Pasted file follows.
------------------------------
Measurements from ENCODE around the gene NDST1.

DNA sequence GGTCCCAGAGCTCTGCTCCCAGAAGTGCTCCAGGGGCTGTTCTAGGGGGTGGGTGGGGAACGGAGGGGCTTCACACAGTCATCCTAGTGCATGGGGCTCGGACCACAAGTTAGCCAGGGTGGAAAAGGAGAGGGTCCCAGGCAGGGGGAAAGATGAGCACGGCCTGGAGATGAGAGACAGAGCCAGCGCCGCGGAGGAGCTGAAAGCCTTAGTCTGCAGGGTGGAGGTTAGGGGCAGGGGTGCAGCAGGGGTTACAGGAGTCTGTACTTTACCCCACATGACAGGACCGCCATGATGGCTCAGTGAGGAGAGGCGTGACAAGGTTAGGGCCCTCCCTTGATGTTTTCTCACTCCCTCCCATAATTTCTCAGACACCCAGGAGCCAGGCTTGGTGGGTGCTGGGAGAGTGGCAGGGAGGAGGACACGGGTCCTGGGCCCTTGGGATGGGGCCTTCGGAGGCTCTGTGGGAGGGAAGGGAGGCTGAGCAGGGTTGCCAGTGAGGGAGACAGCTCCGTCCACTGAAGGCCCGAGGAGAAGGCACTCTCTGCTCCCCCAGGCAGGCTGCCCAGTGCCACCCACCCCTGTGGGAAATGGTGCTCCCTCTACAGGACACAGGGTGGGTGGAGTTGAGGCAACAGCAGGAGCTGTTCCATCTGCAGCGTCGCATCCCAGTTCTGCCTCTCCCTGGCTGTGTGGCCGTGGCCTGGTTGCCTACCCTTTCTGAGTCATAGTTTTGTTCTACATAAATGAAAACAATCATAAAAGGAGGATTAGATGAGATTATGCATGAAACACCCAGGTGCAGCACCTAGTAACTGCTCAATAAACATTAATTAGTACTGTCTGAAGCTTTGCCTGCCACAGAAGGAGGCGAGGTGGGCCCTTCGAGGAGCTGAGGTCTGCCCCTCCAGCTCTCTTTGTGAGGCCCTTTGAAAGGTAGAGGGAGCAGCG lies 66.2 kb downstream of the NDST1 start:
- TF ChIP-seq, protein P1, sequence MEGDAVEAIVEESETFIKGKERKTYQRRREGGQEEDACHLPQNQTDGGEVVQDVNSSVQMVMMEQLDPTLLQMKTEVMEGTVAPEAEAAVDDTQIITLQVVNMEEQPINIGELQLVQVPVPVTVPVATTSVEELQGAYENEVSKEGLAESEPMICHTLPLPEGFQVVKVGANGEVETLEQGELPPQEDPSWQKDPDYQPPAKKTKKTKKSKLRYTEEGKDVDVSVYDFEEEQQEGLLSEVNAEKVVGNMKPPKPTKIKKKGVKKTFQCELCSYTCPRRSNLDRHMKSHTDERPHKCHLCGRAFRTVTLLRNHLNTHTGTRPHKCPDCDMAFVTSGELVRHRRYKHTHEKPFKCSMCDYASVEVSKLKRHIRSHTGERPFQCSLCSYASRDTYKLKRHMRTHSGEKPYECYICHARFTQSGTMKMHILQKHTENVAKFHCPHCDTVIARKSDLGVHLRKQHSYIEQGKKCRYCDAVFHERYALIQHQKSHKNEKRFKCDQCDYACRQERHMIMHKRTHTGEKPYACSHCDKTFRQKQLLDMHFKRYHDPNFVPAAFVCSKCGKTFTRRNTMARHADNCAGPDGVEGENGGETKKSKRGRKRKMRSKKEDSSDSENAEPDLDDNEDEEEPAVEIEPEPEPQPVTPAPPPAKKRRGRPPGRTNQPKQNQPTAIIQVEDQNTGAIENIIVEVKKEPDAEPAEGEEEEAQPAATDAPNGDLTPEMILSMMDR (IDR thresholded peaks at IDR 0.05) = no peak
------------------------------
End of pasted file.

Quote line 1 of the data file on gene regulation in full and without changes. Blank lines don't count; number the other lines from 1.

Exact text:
Measurements from ENCODE around the gene NDST1.